Some computation might not be supported, and may require updating the original algorithm, by using different operations, while keeping the same target result. Feel free to open other discussions specifically on how to go about some unsupported operations.

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Thank you for your helpful information. I tried to start writing my first function (for instance finding the shape of a two-dimensional data).

  1. data should be encrypted

  2. The result of function have to be returned homomorphically

class concretefun: (#want to use CNP) 

    def __init__(self, input_data): = input_data

    def shape(self):

    def compile_shape(self):
        compiler = hnp.NPFHECompiler(self.shape, {"x": "encrypted", "y": "encrypted"})
        circuit = compiler.compile_on_inputset(
        return circuit
class secca: (#want to use encrypted shape of data)

 cnp = concretefun(data)
 num_rows, num_cols = cnp.compile_shape()

Terminated with this error “AttributeError: ‘int’ object has no attribute ‘traced_computation’”.
I am not sure that I have understood the case how to use CNP.
Is there any similar implementation in machine learning that you suggest me reading before diving deep into coding?

Thank you in advance!


I don’t think I do understand the usecase. Even if data is encrypted, the shape is a public information, it doesn’t get encrypted. The values of the inputs to the function can be encrypted, and used but not their shape. If you want to compute on an encrypted tensor’s shape, then you would have to consider it as an input to the computation, and pass it encrypted.

We do have another high level package that is more focused on machine learning if that’s what you are looking for: GitHub - zama-ai/concrete-ml: Concrete-ML is an open-source set of tools which aims to simplify the use of fully homomorphic encryption (FHE) for data scientists. Particular care was given to the simplicity of our Python package in order to make it usable by any data scientist, even those without prior cryptography knowledge.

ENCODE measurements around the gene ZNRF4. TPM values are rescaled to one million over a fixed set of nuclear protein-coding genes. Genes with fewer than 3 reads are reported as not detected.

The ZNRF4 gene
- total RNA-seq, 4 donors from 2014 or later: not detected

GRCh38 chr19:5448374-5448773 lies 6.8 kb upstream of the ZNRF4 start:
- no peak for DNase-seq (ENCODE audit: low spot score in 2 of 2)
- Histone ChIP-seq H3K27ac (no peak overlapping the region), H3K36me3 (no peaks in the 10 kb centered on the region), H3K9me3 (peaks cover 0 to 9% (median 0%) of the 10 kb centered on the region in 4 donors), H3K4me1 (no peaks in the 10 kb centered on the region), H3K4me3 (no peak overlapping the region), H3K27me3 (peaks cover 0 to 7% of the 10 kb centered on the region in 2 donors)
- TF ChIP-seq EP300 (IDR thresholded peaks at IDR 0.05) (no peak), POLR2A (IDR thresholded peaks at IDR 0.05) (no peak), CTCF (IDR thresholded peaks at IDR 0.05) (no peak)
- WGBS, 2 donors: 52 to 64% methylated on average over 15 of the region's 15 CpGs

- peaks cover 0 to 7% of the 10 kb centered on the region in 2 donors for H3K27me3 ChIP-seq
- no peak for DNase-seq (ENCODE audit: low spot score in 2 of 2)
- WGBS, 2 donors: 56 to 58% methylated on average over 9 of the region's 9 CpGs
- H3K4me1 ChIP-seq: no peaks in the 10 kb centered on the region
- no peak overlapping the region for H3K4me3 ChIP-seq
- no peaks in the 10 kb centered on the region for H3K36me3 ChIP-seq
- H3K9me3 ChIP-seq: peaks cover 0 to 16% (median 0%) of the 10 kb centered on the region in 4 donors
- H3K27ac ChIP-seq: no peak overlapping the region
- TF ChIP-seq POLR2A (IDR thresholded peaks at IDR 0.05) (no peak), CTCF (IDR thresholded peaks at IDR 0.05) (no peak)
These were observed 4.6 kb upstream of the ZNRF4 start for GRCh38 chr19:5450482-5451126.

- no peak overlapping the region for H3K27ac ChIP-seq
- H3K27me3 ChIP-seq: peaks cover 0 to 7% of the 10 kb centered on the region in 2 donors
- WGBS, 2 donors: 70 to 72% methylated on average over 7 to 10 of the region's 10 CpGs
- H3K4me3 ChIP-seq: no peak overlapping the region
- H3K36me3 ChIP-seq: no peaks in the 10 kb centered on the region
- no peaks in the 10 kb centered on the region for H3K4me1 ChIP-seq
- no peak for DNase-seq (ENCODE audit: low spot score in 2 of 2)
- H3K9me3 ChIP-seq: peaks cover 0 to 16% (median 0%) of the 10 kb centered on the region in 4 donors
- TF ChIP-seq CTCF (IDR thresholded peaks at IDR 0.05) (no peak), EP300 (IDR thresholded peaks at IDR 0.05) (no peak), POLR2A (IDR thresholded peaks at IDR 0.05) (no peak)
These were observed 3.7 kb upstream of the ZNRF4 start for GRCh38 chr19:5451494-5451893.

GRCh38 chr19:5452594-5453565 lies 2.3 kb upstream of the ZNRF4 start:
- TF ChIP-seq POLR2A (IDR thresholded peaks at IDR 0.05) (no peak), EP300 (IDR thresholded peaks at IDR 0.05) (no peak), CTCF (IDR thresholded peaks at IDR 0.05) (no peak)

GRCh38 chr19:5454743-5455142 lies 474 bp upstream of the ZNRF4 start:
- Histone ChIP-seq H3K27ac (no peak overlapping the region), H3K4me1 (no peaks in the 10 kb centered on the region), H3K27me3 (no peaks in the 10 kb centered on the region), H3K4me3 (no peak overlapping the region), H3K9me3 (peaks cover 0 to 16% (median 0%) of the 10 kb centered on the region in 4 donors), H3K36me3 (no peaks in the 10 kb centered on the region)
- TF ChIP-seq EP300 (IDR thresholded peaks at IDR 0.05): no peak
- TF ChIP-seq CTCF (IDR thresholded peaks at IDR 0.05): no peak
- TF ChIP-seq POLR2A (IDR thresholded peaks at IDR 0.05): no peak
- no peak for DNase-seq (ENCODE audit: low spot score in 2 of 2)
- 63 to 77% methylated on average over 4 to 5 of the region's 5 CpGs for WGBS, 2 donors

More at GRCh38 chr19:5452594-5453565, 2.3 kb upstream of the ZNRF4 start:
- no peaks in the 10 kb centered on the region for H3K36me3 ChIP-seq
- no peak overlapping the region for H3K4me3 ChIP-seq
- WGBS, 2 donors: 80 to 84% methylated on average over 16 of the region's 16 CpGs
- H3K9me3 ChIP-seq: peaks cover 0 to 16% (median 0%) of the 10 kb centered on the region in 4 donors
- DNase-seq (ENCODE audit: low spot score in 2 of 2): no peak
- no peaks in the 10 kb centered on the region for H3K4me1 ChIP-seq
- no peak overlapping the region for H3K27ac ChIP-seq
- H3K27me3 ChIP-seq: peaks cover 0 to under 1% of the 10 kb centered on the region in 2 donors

I have come across concrete-numpy as my the unsupervised machine learning algorithm (i.e, biclustering algorithm) is not part of concrete-ml. so that, I could implement my own code from scratch with concrete-numpy.
More precisely, What I generally mean by the block of code was to show how I can return the encrypted result (is it the result of circuit? ) and what I mean similar implementation in ML was by concrete-numpy and concrete-ml).

Thank you!

I would advise you to start from the simple example in the README, and trying to update the compiled function to your target computation, while being aware of few additional points:

  • The inputset is a list of inputs that you should be able to unpack and call the function with.
  • {"x": "encrypted", "y": "encrypted"} is the description of the function’s inputs, so update that according to your function.
  • Returned values aren’t just encrypted if they represent a plaintext value, but if the return value is a result of a computation on encrypted data, then it would be encrypted